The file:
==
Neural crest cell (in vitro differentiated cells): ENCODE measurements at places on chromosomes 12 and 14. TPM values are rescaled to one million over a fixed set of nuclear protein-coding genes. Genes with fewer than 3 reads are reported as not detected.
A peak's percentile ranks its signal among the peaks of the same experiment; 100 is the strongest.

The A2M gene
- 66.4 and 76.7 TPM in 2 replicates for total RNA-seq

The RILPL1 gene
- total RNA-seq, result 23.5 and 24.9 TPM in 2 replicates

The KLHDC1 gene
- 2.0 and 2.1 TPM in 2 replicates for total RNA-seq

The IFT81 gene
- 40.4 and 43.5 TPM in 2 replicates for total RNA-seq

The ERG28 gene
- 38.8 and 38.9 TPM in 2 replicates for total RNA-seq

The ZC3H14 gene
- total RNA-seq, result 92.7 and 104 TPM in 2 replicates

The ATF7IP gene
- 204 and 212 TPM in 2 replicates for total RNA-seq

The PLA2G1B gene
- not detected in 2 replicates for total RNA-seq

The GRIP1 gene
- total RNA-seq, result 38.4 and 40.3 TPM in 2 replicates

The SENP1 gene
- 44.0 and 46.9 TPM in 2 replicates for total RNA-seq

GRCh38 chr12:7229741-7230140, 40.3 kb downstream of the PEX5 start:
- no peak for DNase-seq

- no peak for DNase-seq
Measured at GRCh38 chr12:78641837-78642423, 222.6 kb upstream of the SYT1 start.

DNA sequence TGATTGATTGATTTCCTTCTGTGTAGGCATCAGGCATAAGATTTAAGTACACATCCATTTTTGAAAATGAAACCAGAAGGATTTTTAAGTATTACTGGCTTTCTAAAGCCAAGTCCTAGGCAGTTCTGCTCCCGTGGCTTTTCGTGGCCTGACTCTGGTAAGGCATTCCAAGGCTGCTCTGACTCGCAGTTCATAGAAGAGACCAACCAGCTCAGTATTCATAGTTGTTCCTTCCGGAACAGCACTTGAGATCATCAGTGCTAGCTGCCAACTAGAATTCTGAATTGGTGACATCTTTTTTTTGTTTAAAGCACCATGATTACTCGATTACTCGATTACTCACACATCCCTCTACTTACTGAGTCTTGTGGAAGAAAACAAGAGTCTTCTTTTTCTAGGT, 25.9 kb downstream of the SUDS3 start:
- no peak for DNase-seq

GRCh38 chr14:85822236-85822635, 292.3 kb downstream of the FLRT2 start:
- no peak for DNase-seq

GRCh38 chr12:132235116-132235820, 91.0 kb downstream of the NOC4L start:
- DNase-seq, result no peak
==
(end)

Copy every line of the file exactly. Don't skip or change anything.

Neural crest cell (in vitro differentiated cells): ENCODE measurements at places on chromosomes 12 and 14. TPM values are rescaled to one million over a fixed set of nuclear protein-coding genes. Genes with fewer than 3 reads are reported as not detected.
A peak's percentile ranks its signal among the peaks of the same experiment; 100 is the strongest.

The A2M gene
- 66.4 and 76.7 TPM in 2 replicates for total RNA-seq

The RILPL1 gene
- total RNA-seq, result 23.5 and 24.9 TPM in 2 replicates

The KLHDC1 gene
- 2.0 and 2.1 TPM in 2 replicates for total RNA-seq

The IFT81 gene
- 40.4 and 43.5 TPM in 2 replicates for total RNA-seq

The ERG28 gene
- 38.8 and 38.9 TPM in 2 replicates for total RNA-seq

The ZC3H14 gene
- total RNA-seq, result 92.7 and 104 TPM in 2 replicates

The ATF7IP gene
- 204 and 212 TPM in 2 replicates for total RNA-seq

The PLA2G1B gene
- not detected in 2 replicates for total RNA-seq

The GRIP1 gene
- total RNA-seq, result 38.4 and 40.3 TPM in 2 replicates

The SENP1 gene
- 44.0 and 46.9 TPM in 2 replicates for total RNA-seq

GRCh38 chr12:7229741-7230140, 40.3 kb downstream of the PEX5 start:
- no peak for DNase-seq

- no peak for DNase-seq
Measured at GRCh38 chr12:78641837-78642423, 222.6 kb upstream of the SYT1 start.

DNA sequence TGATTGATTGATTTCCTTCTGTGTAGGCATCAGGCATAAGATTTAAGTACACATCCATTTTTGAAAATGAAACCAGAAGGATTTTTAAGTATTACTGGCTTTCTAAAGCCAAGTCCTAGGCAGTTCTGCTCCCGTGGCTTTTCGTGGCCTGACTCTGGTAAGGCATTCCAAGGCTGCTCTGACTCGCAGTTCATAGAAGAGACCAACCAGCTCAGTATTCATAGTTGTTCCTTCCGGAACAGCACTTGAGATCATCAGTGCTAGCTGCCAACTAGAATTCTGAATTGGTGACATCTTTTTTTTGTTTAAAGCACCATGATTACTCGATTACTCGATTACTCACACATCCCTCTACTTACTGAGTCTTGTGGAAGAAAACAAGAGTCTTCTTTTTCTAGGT, 25.9 kb downstream of the SUDS3 start:
- no peak for DNase-seq

GRCh38 chr14:85822236-85822635, 292.3 kb downstream of the FLRT2 start:
- no peak for DNase-seq

GRCh38 chr12:132235116-132235820, 91.0 kb downstream of the NOC4L start:
- DNase-seq, result no peak